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§ 36. The Conversion of the Magyars.

Joh. de Thwrocz: Chronica Hungarorum, in Schwandtner: Scriptores Rerum Hungaricarum, I. Vienna, 1746–8.

Vita S. Stephani, in Act. Sanctor. September.

Vita S. Adalberti, in Monument. German. IV.

Horvath: History of Hungary. Pest, 1842–46.

Aug. Theiner: Monumenta vetera historica Hungariam sacram illustrantia. Rom., 1859, 1860, 2 Tom. fol.

The Magyars, belonging to the Turanian family of nations, and allied to the Finns and the Turks, penetrated into Europe in the ninth century, and settled, in 884, in the plains between the Bug and the Sereth, near the mouth of the Danube. On the instigation of the Byzantine emperor, Leo the Wise, they attacked the Bulgarians, and completely defeated them. The military renown they thus acquired gave them a new opportunity. The Frankish king Arnulf invoked their aid against Swatopluk, the ruler of the Moravian empire. Swatopluk, too, was defeated, and his realm was divided between the victors. The Magyars, retracing their steps across the Carpathian range, settled in the plains around the Theiss and the Danube, the country which their forefathers, the Huns, once had ruled over, the, present Hungary. They were a wild and fierce race, worshipping one supreme god under the guise of various natural phenomena: the sky, the river, etc. They had no temples and no priesthood, and their sacrifices consisted of animals only, mostly horses. But the oath was kept sacred among them, and their marriages were monogamous, and inaugurated with religious rites.

The first acquaintance with Christianity the Magyars made through their connections with the Byzantine court, without any further consequences. But after settling in Hungary, where they were surrounded on all sides by Christian nations, they were compelled, in 950, by the emperor, Otto I., to allow the bishop of Passau to send missionaries into their country; and various circumstances contributed to make this mission a rapid and complete success. Their prince, Geyza, had married a daughter of the Transylvanian prince, Gyula, and this princess, Savolta, had been educated in the Christian faith. Thus Geyza felt friendly towards the Christians; and as soon as this became known, Christianity broke forth from the mass of the population like flowers from the earth when spring has come. The people which the Magyars had subdued when settling in Hungary, and the captives whom they had carried along with them from Bulgaria and Moravia, were Christians. Hitherto these Christians had concealed their religion from fear of their rulers, and their children had been baptized clandestinely; but now they assembled in great multitudes around the missionaries, and the entrance of Christianity into Hungary looked like a triumphal march.134134    See the letter from Bishop Pilgrin of Passau to Pope Benedict VI. in Mansi, Concil. I.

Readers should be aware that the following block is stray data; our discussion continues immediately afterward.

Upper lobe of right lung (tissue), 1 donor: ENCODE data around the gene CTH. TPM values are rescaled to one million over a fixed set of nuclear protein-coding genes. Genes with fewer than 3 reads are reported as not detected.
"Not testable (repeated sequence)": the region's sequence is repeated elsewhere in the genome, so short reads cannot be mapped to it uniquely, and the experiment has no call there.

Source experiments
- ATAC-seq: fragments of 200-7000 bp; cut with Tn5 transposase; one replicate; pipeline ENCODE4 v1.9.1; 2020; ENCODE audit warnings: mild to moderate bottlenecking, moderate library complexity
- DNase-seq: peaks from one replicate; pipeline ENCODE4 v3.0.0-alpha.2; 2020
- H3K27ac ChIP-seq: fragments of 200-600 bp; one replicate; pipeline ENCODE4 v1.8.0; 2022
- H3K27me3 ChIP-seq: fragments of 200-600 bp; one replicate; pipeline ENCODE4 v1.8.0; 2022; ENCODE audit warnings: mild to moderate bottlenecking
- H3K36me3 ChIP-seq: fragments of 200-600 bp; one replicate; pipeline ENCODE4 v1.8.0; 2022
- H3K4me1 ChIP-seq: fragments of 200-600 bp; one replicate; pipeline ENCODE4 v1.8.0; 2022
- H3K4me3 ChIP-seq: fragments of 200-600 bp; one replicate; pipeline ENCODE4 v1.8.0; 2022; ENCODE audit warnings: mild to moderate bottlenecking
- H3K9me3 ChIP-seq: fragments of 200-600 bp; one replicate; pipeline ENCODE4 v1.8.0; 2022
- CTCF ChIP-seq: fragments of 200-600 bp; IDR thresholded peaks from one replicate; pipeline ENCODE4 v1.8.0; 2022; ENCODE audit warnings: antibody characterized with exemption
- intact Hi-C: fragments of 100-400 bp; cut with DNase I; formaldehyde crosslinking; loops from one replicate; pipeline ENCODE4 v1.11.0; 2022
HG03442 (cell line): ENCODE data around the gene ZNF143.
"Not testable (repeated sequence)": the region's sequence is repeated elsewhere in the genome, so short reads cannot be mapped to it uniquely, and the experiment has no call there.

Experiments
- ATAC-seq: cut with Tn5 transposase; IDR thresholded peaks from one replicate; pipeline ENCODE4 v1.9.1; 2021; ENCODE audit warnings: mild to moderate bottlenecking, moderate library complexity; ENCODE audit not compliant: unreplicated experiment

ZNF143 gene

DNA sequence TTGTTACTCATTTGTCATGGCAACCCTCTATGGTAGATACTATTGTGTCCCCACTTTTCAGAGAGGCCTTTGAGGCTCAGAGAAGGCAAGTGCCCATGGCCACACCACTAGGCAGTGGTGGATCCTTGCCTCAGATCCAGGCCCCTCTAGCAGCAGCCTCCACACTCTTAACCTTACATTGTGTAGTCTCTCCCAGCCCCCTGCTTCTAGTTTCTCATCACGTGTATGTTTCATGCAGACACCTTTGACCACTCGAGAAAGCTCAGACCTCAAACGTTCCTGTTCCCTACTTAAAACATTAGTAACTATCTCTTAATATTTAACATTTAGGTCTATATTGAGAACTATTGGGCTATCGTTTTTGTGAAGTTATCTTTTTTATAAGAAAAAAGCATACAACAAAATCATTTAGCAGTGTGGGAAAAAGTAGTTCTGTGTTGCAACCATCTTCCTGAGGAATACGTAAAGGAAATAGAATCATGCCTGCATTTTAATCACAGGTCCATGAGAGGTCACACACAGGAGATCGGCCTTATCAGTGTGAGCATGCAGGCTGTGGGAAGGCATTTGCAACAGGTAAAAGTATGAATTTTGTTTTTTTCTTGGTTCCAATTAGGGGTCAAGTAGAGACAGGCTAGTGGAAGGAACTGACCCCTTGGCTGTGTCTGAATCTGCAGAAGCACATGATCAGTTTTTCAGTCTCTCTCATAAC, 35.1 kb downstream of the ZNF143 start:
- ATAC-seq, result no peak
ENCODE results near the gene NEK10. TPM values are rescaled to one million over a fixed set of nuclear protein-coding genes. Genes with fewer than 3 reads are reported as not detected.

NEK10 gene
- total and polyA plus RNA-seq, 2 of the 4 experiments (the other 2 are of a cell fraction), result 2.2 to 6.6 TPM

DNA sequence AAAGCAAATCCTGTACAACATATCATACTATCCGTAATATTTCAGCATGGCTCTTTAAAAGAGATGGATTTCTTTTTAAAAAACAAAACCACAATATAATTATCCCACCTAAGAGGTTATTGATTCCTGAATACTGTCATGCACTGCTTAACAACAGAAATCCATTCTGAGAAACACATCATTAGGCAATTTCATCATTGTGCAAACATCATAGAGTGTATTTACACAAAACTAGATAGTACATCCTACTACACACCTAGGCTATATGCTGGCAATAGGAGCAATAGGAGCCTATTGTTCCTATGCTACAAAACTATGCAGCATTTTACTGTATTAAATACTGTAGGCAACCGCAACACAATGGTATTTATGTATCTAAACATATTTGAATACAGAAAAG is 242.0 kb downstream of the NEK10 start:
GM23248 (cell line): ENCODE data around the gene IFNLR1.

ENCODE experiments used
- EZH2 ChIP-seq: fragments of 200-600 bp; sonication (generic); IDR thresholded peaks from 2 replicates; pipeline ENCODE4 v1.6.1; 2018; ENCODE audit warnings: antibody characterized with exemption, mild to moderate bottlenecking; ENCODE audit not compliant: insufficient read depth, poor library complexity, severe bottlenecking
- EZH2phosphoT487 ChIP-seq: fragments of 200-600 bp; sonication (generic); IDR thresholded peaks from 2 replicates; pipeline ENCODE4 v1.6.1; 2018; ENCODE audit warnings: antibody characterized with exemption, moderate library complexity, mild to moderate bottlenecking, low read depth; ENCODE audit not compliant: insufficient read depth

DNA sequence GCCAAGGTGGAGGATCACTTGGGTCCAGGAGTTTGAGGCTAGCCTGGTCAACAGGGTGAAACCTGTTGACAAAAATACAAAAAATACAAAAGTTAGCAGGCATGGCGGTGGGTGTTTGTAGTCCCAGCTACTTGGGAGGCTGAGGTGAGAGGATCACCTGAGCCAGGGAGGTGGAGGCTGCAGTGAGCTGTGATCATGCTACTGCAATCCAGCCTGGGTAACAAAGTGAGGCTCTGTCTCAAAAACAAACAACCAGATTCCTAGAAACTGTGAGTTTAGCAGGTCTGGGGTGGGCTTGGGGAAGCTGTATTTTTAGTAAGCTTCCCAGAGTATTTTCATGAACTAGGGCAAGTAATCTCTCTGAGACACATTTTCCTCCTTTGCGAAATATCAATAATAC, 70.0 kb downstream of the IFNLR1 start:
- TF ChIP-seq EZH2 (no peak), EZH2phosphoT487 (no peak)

Political disturbances afterwards interrupted this progress, but only for a short time. Adalbert of Prague visited the country, and made a great impression. He baptized Geyza’s son, Voik, born in 961, and gave him the name of Stephanus, 994. Adalbert’s pupil, Rodla, remained for a longer period in the country, and was held in so high esteem by the people, that they afterwards would not let him go. When Stephanus ascended the throne in 997, he determined at once to establish Christianity as the sole religion of his realm, and ordered that all Magyars should be baptized, and that all Christian slaves should be set free. This, however, caused a rising of the pagan party under the head of Kuppa, a relative of Stephanus; but Kuppa was defeated at Veszprim, and the order had to be obeyed.

Stephanus’ marriage with Gisela, a relative of the emperor, Otto III., brought him in still closer contact with the German empire, and he, like Mieczyslav of Poland, borrowed the whole ecclesiastical organization from the German church. Ten bishoprics were formed, and placed under the authority of the archbishop of Gran on the Danube (which is still the seat of the primate of Hungary); churches were built, schools and monasteries were founded, and rich revenues were procured for their support; the clergy was declared the first order in rank, and the Latin language was made the official language not only in ecclesiastical, but also in secular matters. As a reward for his zeal, Stephanus was presented by Pope Silvester II. with a golden crown, and, in the year 1000, he was solemnly crowned king by the archbishop of Gran, while a papal bull conferred on him the title of “His Apostolic Majesty.” And, indeed, Stephanus was the apostle of the Magyars. As most of the priests and monks, called from Germany, did not understand the language of the people, the king himself travelled about from town to town, preached, prayed, and exhorted all to keep the Lord’s Day, the fast, and other Christian duties. Nevertheless, it took a long time before Christianity really took hold of the Magyars, chiefly on account of the deep gulf created between the priests and their flocks, partly by the difference of language, partly by the exceptional position which Stephanus had given the clergy in the community, and which the clergy soon learned to utilize for selfish purposes. Twice during the eleventh century there occurred heavy relapses into paganism; in 1045, under King Andreas, and in 1060, under King Bela.

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